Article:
We breeze up and down the street....
Released July 1974
Recorded at Air Studios, London
Released in 1974, I find this, Bryan Ferry's second solo album, to be a better and far more enjoyable effort than his first, These Foolish Things, which contained, in my opinion, some truly awful covers. I prefer the choice of material on here, more soully and rocking country than the 60s pop of the first album. These Ferry solo albums should be taken for what they are - not Roxy Music albums. Ferry covers stuff he liked. If he liked You Are My Sunshine then that is his prerogative. Obviously, it is then down to how he covers the songs. His Sympathy For The Devil on the first album is a million times worse than anything on here.
1. The "In" Crowd
2. Smoke Gets In Your Eyes
3. Walk A Mile In My Shoes
4. Funny How Time Slips Away
5. You Are My Sunshine
6. What A Wonderful World
7. It Ain't Me Babe
9. Help Me Make It Through The Night
10. Another Time Another Place
Starting off with the album's two singles, covers of Dobie Gray's Northern Soul classic The "In" Crowd and The Inkspots' Smoke Gets In Your Eyes, the album has a more confident feel about it than the last. The "In" Crowd is the best track on the album, a strong rocker, while the laid-back, melodic Smoke has an excellent saxophone solo.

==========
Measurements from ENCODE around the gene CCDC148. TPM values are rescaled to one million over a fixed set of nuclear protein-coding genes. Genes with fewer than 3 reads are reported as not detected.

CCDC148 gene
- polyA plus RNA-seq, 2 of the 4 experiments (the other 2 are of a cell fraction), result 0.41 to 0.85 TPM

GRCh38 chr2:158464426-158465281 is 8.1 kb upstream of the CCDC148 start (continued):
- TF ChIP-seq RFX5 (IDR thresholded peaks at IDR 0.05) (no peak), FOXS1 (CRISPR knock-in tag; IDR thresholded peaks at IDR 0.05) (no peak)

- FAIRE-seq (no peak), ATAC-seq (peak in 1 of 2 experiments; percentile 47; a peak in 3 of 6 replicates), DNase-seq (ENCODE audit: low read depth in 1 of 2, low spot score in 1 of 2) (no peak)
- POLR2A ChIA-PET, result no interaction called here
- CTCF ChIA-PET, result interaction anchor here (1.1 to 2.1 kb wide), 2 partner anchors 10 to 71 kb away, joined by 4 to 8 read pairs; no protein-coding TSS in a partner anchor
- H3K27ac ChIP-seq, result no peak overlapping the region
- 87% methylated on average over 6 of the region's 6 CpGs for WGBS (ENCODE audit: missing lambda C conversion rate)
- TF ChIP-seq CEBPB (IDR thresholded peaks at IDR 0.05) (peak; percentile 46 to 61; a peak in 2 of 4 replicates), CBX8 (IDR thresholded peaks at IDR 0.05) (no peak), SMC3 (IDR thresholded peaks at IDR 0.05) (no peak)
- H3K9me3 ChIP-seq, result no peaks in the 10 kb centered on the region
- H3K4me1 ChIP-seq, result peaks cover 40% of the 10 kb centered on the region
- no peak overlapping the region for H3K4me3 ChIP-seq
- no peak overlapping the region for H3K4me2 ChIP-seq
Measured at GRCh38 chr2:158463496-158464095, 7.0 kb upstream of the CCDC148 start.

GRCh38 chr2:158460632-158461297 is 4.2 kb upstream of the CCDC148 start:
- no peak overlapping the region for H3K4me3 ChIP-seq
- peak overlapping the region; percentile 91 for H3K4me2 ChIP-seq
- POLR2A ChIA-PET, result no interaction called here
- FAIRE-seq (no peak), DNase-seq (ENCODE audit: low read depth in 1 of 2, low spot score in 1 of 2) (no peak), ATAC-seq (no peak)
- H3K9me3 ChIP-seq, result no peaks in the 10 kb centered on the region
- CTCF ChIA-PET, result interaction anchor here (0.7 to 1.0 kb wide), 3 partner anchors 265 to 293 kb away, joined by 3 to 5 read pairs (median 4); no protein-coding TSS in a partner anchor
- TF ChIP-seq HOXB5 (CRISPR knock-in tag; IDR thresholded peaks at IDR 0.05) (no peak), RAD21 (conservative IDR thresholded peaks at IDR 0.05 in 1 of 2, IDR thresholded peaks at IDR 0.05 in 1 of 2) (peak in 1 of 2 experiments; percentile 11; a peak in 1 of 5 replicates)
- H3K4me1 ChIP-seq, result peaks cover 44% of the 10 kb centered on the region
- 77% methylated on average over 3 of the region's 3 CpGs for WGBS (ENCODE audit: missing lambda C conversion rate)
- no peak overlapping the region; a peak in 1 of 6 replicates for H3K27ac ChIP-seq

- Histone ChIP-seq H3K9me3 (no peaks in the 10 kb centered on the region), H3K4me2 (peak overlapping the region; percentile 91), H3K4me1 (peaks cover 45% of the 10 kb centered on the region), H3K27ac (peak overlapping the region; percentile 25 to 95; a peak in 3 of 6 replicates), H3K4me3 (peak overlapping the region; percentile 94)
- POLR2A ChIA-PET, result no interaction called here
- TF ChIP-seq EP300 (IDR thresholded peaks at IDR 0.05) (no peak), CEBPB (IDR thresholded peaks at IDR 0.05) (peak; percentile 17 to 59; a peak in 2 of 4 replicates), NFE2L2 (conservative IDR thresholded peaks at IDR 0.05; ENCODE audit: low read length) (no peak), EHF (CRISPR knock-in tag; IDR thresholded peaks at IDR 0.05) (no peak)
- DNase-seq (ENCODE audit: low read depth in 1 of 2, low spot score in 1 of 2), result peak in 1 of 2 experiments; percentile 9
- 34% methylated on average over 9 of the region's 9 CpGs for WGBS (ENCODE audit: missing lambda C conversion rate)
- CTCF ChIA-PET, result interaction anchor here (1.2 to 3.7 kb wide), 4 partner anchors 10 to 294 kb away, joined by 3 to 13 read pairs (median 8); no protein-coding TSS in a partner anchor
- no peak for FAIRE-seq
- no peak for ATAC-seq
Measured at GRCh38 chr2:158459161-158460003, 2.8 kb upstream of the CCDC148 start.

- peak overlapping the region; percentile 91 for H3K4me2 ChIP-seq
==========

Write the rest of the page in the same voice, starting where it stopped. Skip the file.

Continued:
Walk In My Shoes is an excellent throaty, rocking cover of Joe South's 1970 country hit, with nice bass and organ backing. Great backing vocals and horns also. A bit of electric violin in there too. Pretty much everything seems to be played on this track. Good stuff.
Funny How Time Slips Away is a soulful cover of another country song but it is marred just a little bit by Ferry's semi-spoken introduction. Things are redeemed, however, when it kicks in. More great guitar and horns backing. The musicianship on this album certainly is top notch.
You Are My Sunshine is given the backing choir treatment that Ferry used on Psalm, from Roxy Music's Stranded album. Lovely New Orleans-style brass though, like a funeral march. It sort of suits Ferry's mournful voice. Wonderful backing vocals. Ferry's cover of Sam Cooke's What A Wonderful World is appealing as, actually, is his first effort at being "Dylanesque", a strong cover of It Ain't Me Babe. The upbeat Fingerpoppin', initially recorded by Ike & Tina Turner tests Ferry's vocal range and Help Me Make It Through The Night sees him back on safer ground.
The final track is his first solo solo composition, if that makes sense, in Another Time Another Place. As his albums progressed, more and more of his own compositions crept in and less covers, which was a good thing. As much as I quite like this album, 1977's In Your Mind was a much better album, full of his own songs.
This 1999 remastering is pretty good, except that The "In" Crowd has a few tinny moments. It always has. Maybe it just always will.
Below is a clip of Ferry performing It Ain't Me Babe in 1974 on the Russell Harty Show.